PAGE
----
I’m lucky to have been invited to present three lectures on “Beethoven & Philosophy” to the Beethoven class being held this semester (see below). They’re scheduled for the end of this month, so I’ve been preparing.
Philosophers don’t have a lot to say about music. There is discussion of it in aesthetics, of course, and Schopenhauer and Nietzsche wrote a good deal about it. Plato wrote about music in the Republic, though the distance between his culture and ours makes it pretty hard to appreciate. So I’m not taking the direct route of “here’s what philosophers have to say about Beethoven.” Rather, I’m relaying what the big philosophical concerns were in LvB’s time and just after it, and making links where I can to where his music expresses some of the passion motivating the philosophy.
That last bit, by the way, is really exciting for me. What is the music that expresses the frame of mind Kant was in while crafting the CPR? What music expresses Hegel’s insight that the real is the rational? What’s the soundtrack to Nietzsche’s eternal return? I think it all can be found in Beethoven. Indeed, as in Shakespeare and Plato, it’s hard to find a human voice that doesn’t get expressed somewhere in the works.
The first lecture will be on Kant. Remember that, for Kant, the world we experience has come pre-formatted for us by the structure of our minds. Space, time, substance, and causality are all in the world because they are forms and categories we impose upon a reality that is, in itself, impossible for us to experience directly. Similarly, it is the structure of the human mind that tells us how a human being, as a rational being, ought to behave; and that is the sphere of morality. And in the world of art, what we find beautiful has its harmony because of the way our understanding restrains our imagination, and what we find sublime has its power because it reflects the tremendous power of our will. In all: there is order in the world, and morality, and beauty and sublimity because of us. We invest the world with its intelligibility and its value. (Can you here the final movement of LvB’s 9th?)
The second lecture is on German idealism (the philosophies of Fichte, Schelling, and Hegel). I have always been fascinated by German idealism because of its strangeness and difficulty. The movement started as philosophers tried to tie up the loose ends Kant had left behind. Most notably, he hadn’t explained what this powerful “human mind” is, or how it relates to the reality we cannot experience. The world in itself is something we can think, Kant said, but never understand. But the GIs would not accept this. If we can think it, then we can understand it. Fichte thought the world in itself must be exactly what it seems to be — namely, an idea of the mind, which the mind produces as a sort of reflection of itself. Schelling couldn’t believe we’re making all this shit up, so he postulated a higher unity of mind and reality frought with tension and disturbance, from which all things flow. Hegel saw the absolute not as a pre-existent unity, but something coming into being through our attempts to understand the world and impose order on it. The world becomes real as it becomes rational. I cannot exaggerate the passion of these thinkers, and their zeal to find order in all things; pulling out all stops in order to give voice to the turmoil and hope they felt within themselves. (And that, to me, is how LvB’s Grosse Fuge sounds.)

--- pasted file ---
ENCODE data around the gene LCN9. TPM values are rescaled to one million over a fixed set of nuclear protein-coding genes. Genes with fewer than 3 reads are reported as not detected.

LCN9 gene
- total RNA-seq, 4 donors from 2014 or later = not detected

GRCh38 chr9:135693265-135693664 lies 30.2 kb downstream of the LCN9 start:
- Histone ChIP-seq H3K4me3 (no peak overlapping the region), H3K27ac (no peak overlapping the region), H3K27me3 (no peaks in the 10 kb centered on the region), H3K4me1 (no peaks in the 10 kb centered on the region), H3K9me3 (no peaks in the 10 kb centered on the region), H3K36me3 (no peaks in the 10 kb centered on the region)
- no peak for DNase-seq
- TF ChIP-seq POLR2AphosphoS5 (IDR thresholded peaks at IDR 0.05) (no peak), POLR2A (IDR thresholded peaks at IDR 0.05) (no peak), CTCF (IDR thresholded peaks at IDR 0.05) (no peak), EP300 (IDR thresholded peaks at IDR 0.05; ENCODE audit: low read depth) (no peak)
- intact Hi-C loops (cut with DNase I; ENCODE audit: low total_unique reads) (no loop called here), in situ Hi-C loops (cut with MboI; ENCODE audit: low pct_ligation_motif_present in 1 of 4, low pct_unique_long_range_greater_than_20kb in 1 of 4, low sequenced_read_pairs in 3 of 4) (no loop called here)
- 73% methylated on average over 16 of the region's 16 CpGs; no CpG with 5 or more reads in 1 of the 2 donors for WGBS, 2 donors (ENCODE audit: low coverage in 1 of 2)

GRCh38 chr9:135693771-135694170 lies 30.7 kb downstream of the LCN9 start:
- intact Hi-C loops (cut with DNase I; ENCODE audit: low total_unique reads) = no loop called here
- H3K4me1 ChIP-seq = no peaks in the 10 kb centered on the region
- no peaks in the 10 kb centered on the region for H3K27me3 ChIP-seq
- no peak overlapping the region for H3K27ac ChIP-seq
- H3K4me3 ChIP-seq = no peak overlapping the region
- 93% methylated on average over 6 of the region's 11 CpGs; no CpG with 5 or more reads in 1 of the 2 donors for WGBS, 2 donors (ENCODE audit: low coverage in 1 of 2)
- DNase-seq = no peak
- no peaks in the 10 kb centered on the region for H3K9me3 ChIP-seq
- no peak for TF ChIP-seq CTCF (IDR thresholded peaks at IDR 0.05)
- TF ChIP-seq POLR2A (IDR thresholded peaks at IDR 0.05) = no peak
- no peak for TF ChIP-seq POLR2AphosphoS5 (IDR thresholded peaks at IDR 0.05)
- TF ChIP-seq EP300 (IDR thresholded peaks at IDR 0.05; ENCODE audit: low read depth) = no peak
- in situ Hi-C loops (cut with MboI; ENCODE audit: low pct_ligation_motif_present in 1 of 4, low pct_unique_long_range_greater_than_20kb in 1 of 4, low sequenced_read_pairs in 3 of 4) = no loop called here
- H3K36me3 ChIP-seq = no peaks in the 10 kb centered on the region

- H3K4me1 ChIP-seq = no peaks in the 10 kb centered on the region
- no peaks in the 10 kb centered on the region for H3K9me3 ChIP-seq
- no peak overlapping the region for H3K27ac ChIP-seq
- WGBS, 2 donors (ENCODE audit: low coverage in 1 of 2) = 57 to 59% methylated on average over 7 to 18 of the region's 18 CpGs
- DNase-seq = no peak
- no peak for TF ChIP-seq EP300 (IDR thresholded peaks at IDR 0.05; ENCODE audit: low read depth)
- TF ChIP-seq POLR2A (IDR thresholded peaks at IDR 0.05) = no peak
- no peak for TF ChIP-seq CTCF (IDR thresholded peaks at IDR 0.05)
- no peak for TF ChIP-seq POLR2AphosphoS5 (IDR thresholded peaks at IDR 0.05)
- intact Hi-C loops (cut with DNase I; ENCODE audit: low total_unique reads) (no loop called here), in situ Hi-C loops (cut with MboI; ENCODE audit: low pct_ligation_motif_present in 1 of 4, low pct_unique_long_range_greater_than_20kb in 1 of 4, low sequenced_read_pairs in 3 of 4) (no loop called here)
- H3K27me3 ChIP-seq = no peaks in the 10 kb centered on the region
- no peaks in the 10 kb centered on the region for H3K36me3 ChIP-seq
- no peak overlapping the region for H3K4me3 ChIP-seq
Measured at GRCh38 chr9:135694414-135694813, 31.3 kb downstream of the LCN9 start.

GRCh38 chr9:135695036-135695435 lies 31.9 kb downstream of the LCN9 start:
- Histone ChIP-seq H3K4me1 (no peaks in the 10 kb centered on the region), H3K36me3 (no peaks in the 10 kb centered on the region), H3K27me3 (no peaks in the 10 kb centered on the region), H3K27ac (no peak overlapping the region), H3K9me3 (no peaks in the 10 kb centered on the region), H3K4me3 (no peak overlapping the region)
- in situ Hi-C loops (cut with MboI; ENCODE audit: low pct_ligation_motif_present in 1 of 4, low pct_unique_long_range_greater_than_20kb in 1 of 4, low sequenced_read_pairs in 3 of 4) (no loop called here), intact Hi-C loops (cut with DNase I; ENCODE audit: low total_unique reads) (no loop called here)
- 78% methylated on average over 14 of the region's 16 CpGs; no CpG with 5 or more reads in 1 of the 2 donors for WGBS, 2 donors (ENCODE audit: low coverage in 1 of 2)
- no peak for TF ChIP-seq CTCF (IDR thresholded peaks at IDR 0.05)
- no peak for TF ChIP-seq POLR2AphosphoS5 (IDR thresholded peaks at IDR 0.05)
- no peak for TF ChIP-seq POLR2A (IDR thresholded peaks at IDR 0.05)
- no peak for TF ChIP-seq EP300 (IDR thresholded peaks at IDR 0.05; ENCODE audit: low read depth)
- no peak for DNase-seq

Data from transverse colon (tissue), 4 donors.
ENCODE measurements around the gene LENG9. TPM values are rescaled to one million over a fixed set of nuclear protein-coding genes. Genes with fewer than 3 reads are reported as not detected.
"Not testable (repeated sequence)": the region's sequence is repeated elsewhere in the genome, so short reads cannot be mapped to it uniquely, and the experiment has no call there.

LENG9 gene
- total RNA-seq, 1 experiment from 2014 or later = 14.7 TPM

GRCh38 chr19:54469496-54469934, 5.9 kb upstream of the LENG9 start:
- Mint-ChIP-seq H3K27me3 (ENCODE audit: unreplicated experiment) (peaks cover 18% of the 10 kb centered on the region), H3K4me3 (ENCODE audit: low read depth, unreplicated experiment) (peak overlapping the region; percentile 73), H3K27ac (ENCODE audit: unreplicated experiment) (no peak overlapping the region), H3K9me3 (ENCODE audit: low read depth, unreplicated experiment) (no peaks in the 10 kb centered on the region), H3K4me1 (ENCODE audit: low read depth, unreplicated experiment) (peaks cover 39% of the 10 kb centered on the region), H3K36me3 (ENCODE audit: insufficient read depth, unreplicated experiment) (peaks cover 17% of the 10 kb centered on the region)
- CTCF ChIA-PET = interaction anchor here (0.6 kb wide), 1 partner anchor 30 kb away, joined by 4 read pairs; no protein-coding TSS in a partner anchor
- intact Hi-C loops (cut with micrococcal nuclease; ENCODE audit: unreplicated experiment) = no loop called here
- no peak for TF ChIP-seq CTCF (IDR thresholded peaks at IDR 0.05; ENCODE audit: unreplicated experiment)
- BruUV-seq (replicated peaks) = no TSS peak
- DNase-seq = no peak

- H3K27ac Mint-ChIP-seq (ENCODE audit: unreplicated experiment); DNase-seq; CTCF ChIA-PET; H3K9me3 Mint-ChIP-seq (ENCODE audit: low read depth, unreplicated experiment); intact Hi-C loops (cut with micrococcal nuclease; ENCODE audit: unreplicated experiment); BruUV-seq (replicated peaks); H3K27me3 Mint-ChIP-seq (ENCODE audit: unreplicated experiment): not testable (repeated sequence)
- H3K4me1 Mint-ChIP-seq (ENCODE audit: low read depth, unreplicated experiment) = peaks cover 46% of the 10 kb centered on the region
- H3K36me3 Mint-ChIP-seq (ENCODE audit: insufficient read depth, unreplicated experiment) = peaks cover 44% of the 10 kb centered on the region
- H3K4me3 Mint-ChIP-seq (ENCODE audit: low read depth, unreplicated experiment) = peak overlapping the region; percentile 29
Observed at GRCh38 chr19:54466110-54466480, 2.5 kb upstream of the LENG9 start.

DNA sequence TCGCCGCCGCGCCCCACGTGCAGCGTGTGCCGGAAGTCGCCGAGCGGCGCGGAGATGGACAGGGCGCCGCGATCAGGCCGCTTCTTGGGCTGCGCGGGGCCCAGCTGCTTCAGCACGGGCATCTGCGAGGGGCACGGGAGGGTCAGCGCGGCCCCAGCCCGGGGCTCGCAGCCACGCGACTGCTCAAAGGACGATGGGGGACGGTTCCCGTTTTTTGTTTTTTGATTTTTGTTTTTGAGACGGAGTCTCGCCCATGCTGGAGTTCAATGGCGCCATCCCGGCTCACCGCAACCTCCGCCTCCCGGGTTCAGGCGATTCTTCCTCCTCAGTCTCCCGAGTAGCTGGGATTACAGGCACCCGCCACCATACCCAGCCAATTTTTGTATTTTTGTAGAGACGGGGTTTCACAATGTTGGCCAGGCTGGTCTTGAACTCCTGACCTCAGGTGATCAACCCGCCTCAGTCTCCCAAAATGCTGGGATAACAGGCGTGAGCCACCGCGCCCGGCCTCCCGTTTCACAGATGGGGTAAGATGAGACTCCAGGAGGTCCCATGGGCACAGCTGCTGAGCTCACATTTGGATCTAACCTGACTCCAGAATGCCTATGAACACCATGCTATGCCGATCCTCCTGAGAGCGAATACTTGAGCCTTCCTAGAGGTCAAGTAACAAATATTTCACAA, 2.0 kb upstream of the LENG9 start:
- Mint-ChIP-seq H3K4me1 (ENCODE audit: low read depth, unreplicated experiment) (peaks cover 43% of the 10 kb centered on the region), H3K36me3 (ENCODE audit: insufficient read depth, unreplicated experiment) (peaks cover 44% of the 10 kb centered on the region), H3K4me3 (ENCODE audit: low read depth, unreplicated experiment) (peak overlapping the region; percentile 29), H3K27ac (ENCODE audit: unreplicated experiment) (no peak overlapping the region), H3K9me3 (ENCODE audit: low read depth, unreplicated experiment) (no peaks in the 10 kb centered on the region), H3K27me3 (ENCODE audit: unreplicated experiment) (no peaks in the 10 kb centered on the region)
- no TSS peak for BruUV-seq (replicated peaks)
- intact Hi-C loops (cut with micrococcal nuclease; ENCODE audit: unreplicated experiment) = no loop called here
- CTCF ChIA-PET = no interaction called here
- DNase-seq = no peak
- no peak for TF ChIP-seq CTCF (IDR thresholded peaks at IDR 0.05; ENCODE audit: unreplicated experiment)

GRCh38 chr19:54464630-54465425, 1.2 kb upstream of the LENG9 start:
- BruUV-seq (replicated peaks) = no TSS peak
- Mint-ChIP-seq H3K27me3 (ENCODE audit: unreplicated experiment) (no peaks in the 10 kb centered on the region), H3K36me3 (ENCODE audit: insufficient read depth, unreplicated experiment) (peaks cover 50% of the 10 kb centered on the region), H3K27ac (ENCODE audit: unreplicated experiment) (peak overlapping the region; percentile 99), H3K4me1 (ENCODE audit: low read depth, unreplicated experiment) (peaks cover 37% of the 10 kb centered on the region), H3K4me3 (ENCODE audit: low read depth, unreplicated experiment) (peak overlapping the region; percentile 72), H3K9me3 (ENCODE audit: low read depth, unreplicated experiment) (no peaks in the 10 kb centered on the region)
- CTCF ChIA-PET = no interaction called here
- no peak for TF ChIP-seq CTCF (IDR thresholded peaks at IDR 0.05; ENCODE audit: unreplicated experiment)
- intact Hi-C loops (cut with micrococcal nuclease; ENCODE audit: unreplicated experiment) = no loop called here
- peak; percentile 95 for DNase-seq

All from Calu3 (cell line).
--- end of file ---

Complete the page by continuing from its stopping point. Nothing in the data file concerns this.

The final lecture is on Schopenhauer and Nietzsche, who each, in his own way, rebelled against the very idea that the core of reality was something rational. They each placed will or blind passion at the heart of things. Schopenhauer thought this made all of experience a long ordeal of suffering, for the will is never satisfied. One can expect only tragedy after tragedy, and weariness. (LvB’s slow movement from the 3rd.) Nietzsche saw the suffering as a necessary condition for victory: namely, the victory of accepting life just as it is, and embracing it. (The final movement in LvB’s last string quartet has the following annotation: “Muss es sein? … Es muss sein!” — “Must it be? … It must be!”)
There you have it. In any event, this has been a whole-brain exercise. We’ll see how the lectures go.